We closed out 2022 with one of the strongest seasons in recent memory and plenty of great titles to choose from!
How did we choose our recs?
Participating staff members can nominate up to three titles and can also co-sign other nominated shows. Rather than categorizing titles as “feminist-friendly” or “problematic,” they are simply listed in alphabetical order with relevant content warnings; doing otherwise ran the risk of folks seeing these staff recommendations as rubber stamps of unilateral “Feminist Approval,” which is something we try our hardest to avoid here.
The titles below are organized alphabetically. As a reminder, ongoing shows are NOT eligible for these lists. We’d rather wait until the series (or season) has finished up before recommending it to others, that way we can give you a more complete picture. This means we also leave out any unfinished split-cour shows, which we define as shows that air their second half within a year of the first. That means that staff favorite Mobile Suit Gundam: The Witch from Mercury is currently excluded from the list but will be eligible later.
Here’s what the team thought—let us know your picks in the comments!
Recommended by: Alex, Caitlin, Cy, Vrai
What’s it about? The year is 1999 and bright-eyed Wahira Nagomi moves to Tokyo’s Akihabara ward with dreams of becoming a maid. She quickly finds a home at cafe Ton Tokoton, a.k.a. The Pig Hut. But it’s not all frills and thrills: being a maid means fighting for your life, and newbie Nagomi is about to learn how intense a maid’s life can be.
Content warnings: Gun violence; blood; human trafficking (maids who lose at a certain poker table will be shipped off to work on a fishing boat, though this is a fairly clear stand-in for the sexual kind); organ trafficking (characters betting using their pancreas as collateral—though they end up intact); depictions of ageism (not condoned by the narrative); mild fanservice via skimpy costumes; brief casual racism (Venezuelan background characters used for “funny foreigner” jokes).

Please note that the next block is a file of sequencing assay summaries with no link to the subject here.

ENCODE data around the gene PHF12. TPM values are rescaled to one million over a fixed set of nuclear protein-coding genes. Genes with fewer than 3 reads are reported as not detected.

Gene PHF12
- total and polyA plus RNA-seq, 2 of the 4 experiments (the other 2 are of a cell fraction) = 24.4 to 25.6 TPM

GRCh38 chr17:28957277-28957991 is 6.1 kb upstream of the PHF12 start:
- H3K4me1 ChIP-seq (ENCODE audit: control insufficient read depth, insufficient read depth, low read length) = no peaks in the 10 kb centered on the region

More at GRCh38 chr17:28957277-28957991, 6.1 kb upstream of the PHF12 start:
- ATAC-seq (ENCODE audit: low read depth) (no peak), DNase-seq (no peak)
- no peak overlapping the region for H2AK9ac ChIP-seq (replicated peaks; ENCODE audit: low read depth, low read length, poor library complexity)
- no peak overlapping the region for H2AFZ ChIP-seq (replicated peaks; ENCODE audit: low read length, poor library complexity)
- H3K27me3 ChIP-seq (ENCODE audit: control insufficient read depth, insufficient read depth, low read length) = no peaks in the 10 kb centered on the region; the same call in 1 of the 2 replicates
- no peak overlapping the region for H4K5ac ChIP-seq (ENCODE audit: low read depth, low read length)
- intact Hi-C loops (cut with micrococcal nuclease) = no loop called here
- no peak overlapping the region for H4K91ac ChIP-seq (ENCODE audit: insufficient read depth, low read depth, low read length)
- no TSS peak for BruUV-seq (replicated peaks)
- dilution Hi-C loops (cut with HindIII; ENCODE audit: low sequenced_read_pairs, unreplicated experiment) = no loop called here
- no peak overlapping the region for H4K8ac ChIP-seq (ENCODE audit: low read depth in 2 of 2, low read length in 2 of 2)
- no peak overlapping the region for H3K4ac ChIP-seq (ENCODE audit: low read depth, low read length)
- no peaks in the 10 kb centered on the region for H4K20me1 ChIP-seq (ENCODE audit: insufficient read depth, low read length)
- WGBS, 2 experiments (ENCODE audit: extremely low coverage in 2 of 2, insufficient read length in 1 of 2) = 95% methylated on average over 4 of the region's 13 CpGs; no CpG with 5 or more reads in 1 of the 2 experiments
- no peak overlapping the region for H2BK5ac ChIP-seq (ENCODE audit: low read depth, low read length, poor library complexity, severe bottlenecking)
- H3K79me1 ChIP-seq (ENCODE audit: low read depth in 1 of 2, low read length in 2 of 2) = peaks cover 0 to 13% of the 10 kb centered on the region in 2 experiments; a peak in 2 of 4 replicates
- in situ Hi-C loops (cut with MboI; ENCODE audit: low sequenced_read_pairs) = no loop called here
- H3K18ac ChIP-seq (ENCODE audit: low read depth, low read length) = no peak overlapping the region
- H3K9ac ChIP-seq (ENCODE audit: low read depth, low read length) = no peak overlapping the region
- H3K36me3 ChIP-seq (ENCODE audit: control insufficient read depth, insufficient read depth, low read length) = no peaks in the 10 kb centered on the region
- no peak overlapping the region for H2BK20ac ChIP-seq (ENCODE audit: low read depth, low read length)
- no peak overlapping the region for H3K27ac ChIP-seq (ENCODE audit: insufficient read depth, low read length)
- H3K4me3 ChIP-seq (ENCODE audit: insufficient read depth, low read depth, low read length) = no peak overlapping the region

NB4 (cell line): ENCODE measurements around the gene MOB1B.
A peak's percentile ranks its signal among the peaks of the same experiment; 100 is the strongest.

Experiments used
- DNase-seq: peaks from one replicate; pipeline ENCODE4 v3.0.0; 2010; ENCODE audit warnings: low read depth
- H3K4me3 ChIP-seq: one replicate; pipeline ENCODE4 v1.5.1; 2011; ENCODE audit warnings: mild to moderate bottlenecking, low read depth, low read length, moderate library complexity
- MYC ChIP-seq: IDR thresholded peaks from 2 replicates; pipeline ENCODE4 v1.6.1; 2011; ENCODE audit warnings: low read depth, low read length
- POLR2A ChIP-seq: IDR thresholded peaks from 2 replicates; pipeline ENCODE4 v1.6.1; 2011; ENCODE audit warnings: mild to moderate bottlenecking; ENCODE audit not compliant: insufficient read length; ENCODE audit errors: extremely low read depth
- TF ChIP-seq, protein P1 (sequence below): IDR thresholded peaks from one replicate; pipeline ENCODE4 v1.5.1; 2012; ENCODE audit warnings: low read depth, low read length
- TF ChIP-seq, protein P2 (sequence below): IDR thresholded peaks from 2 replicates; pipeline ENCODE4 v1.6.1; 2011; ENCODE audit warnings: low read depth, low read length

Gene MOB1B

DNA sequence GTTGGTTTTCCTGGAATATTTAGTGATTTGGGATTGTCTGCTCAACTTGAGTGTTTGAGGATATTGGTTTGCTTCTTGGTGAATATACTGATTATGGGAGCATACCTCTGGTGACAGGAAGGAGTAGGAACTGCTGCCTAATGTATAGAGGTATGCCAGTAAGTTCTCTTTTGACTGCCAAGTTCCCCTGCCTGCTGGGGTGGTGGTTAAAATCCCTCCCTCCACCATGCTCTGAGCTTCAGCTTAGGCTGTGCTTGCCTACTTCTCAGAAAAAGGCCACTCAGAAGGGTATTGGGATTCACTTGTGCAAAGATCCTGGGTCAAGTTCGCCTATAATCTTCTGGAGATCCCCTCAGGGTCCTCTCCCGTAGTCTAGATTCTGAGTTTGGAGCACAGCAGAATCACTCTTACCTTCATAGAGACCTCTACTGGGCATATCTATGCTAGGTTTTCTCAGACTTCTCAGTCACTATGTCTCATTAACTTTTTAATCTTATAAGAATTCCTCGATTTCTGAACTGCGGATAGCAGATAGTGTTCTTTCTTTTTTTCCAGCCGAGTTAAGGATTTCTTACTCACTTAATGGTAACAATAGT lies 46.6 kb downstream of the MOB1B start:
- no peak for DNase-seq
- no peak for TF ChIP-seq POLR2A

“A rivalry between maid cafes plays out like a yakuza turf war” is a pretty fun premise, though not necessarily one that sounds like it could last. It might be right at home in a Pop Team Epic skit, but seems like it would swiftly go stale. And yet, Akiba Maid War has executed this zany pitch with finesse. I think, chiefly, it’s because this series is not content to ride solely on the shock value of girls in frills doing violent kills. It delivers its vision with genuine flair, with every piece of the ridiculous puzzle carefully crafted and placed, from the music to the pacing to the performances. That beautiful, batshit energy of the premiere is maintained—dare I say refined and perfected—across the series.